thwart


thwart

verb (used with object)

  1. to oppose successfully; prevent from accomplishing a purpose.
  2. to frustrate or baffle (a plan, purpose, etc.).
  3. Archaic.
    1. to cross.
    2. to extend across.

noun

  1. a seat across a boat, especially one used by a rower.
  2. a transverse member spreading the gunwales of a canoe or the like.

adjective

  1. passing or lying crosswise or across; cross; transverse.
  2. perverse; obstinate.
  3. adverse; unfavorable.

preposition, adverb

  1. across; athwart.

verb

  1. to oppose successfully or prevent; frustratethey thwarted the plan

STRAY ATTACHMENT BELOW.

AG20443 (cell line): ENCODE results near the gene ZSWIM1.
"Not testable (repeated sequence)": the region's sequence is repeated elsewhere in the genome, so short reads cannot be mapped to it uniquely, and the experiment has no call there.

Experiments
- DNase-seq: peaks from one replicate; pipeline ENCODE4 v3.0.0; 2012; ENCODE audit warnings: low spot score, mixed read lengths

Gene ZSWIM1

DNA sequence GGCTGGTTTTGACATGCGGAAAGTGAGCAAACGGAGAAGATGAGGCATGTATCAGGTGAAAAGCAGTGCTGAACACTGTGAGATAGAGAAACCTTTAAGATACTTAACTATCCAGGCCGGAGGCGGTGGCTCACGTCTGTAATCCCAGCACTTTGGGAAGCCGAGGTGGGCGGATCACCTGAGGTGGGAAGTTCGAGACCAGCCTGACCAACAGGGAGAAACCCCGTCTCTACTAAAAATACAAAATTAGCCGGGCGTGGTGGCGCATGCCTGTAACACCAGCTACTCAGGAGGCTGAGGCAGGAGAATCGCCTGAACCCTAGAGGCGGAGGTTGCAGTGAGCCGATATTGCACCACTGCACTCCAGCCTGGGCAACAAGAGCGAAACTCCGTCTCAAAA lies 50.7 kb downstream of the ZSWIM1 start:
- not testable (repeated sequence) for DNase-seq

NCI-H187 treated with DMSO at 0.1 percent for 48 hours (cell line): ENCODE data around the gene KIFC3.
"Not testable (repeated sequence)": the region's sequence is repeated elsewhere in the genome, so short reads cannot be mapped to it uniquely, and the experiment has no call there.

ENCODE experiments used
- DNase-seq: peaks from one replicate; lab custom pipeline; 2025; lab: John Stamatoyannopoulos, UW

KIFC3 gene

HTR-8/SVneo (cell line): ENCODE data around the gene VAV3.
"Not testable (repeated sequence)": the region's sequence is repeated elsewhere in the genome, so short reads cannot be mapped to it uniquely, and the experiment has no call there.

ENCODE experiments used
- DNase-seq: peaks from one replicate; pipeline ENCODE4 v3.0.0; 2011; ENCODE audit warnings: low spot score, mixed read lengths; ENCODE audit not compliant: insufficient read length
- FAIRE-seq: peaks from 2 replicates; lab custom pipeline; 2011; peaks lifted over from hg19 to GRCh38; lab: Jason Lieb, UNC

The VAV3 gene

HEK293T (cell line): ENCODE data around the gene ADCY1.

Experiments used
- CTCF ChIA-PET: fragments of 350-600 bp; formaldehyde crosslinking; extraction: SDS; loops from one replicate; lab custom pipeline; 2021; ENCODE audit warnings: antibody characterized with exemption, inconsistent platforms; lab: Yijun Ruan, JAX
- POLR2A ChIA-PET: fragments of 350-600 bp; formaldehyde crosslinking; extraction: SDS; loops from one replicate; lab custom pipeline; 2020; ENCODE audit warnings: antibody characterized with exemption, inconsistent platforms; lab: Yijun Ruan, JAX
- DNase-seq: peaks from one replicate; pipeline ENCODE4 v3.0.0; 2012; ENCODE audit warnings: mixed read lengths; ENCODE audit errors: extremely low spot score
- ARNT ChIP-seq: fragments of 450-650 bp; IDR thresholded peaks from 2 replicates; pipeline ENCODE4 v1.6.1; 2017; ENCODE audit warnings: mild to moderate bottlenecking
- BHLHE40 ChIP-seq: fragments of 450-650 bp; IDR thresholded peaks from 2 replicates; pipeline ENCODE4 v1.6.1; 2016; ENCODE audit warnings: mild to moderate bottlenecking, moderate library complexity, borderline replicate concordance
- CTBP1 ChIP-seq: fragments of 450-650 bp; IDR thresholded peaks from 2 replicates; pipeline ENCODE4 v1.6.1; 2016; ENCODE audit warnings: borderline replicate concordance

2. obsolete to be or move across

noun

  1. nautical a seat lying across a boat and occupied by an oarsman

adjective

  1. passing or being situated across
  2. archaic perverse or stubborn

preposition, adverb

  1. obsolete across

adv.c.1200, from Old Norse þvert “across,” originally neuter of thverr (adj.) “transverse, across,” cognate with Old English þweorh “transverse, perverse, angry, cross,” from Proto-Germanic *thwerkhaz (cf. Middle Dutch dwers, Dutch dwars “cross-grained, contrary,” Old High German twerh, German quer, Gothic þwairhs “angry”), altered (by influence of *thwer- “to turn”) from *therkh-, from PIE *twork-/*twerk- “twist” (cf. Latin torquere “to twist,” Sanskrit tarkuh “spindle,” Old Church Slavonic traku “band, girdle,” Old High German drahsil “turner,” German drechseln “to turn on a lathe”). v.“oppose, hinder,” mid-13c., from thwart (adv.). Related: Thwarted; thwarting.

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